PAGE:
Young earth creationists (YEC) have long maintained that the earth and universe are very young (less than 10K years old!) primarily based on their reading of the creation story and genealogies of Genesis 1 in the Bible. In order to make this jive with science, they had to claim that our methods of estimating the age of the universe are wrong.
One method of dating the Universe is based on the idea that the speed of light is constant, and travels from distant stars, and so if we are seeing light from distant galaxies, the Universe would have to be that many million years old for us to actually see it.
The YEC solution is to claim that the speed of light has been slowing – so in the past, if light was much faster, the time it would take to get here would be much less. Also, if the stars were created and then stretched out, rather than formed much later after a big bang, the light would have had much smaller distances to travel.
Well, as with any model, you have to test it against real data, right? Is there evidence that the speed of light has been slowing, as shown in the graph above? Strangely, recent research papers say yes. Below are just a few sources discussing the issue, and only the last is from a Creationist site.
Redshift quantization is the hypothesis that the redshifts of cosmologically distant objects (in particular galaxies) tend to cluster around multiples of some particular value. Since there is a correlation of distance and redshift as expressed in Hubble’s Law, redshift quantization would either indicate a quantization of the distances of galaxies from the Earth or a problem with the redshift-distance correlation, either of which would have serious implications for cosmology. Many scientists who oppose the Big Bang theory, including Halton Arp, have referred to observations claimed to be in favor of redshift quantization as reason to reject the standard account of the origin and evolution of the universe.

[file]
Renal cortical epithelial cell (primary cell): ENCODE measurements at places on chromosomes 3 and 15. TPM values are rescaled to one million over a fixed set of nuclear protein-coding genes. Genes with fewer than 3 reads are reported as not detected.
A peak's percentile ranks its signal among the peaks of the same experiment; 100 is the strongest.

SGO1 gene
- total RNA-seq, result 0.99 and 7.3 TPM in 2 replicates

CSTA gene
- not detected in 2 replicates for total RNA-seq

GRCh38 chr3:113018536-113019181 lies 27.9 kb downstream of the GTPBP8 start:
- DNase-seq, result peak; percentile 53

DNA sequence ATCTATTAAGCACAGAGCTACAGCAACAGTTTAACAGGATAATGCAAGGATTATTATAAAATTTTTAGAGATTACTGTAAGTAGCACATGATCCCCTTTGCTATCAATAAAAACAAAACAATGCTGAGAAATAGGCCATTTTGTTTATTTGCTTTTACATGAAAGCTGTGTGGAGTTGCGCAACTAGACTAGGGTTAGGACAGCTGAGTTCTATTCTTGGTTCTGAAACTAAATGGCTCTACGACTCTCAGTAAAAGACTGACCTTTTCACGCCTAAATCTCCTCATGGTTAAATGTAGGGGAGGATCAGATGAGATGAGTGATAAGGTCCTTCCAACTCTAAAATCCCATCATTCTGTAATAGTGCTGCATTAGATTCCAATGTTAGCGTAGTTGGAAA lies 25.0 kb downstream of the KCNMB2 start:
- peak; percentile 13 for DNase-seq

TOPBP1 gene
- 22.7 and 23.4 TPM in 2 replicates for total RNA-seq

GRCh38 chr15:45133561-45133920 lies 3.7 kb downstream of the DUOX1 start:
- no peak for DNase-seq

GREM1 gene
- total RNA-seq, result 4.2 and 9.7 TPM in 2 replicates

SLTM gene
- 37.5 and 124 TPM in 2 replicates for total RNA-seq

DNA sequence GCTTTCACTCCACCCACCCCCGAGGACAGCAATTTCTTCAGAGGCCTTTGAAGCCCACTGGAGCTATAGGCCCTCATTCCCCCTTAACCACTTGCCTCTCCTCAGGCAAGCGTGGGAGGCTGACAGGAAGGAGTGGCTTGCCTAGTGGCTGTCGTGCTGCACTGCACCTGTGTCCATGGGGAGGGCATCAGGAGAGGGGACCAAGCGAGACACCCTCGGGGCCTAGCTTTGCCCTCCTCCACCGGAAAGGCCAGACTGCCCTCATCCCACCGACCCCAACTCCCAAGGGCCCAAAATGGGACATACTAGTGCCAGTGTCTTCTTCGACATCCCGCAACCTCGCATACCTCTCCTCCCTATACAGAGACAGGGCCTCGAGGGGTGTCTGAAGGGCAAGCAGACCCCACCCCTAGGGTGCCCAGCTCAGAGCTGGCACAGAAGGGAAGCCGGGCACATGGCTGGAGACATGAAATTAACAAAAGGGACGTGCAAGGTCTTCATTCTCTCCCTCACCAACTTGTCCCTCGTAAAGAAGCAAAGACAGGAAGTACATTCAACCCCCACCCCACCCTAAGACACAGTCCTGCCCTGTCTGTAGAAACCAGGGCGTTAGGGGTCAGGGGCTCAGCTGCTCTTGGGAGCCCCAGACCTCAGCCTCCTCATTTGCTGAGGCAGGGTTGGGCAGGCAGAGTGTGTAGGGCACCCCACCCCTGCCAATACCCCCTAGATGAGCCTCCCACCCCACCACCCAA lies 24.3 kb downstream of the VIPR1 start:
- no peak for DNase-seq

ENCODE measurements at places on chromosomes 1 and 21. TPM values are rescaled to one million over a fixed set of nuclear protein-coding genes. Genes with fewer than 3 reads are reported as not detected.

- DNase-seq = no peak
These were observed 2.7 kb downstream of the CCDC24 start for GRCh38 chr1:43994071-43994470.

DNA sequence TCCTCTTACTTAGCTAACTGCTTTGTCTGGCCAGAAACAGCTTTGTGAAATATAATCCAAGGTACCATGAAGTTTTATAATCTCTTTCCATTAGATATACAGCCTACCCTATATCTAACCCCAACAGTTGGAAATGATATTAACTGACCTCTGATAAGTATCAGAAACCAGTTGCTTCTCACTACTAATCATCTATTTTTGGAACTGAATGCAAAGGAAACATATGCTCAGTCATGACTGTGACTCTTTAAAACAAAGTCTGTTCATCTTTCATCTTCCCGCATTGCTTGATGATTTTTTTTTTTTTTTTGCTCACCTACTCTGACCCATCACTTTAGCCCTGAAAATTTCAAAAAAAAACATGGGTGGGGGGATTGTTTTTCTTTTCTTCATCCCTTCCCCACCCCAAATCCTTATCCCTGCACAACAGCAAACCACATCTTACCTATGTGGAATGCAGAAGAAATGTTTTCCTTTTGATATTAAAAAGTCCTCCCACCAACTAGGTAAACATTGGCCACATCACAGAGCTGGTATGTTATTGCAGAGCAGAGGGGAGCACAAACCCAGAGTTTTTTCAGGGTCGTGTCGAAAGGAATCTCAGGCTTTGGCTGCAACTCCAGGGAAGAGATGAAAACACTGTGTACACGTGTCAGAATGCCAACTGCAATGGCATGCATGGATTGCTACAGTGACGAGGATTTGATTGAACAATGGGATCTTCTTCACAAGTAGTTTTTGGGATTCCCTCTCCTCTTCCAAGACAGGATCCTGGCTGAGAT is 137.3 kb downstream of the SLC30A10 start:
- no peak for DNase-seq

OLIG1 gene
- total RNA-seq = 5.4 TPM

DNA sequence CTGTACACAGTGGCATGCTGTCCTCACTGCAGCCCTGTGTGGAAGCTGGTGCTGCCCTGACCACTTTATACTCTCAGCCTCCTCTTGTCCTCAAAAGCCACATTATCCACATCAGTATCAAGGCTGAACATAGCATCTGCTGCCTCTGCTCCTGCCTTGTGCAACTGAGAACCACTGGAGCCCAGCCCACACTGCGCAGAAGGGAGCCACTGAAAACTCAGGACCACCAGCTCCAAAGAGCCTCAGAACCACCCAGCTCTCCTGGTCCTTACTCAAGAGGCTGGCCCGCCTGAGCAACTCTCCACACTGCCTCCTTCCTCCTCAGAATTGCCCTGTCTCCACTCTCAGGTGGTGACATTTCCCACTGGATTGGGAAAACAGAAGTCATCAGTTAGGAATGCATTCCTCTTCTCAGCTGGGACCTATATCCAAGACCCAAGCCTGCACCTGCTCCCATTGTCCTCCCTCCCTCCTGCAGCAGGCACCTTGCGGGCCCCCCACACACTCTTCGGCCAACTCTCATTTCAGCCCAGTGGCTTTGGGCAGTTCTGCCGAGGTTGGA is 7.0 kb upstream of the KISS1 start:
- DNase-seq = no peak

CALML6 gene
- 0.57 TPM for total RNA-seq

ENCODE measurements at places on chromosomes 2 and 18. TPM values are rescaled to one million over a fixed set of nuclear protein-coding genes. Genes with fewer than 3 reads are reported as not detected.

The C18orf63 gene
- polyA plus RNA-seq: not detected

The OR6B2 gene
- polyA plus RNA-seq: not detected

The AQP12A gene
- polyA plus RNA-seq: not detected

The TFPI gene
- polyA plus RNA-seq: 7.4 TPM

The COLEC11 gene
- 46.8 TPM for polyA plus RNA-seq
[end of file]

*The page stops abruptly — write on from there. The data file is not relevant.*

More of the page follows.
The Scharnhorst Effect claims we’ve got the speed of light wrong
Faster than light travel might be possible – but only over very small distances. And only because the light speed that we think of as absolute is actually already being slowed down.
Is Light Slowing Down?
The speed of light is a universal constant — or is it? Some evidence seems to suggest it might actually be slowing down. Will we soon have to revise our cosmological beliefs?
If light were slowing down, we would have to revise many of our astronomical beliefs: from the age of the Universe to the distances between galaxies, from the dark matter to the definition of many physical constants. What a tremendous set of implications! Some evidence that this might indeed be the case starts piling up, as recently reported by Yves-Henri Sanejouand from the University of Nantes in France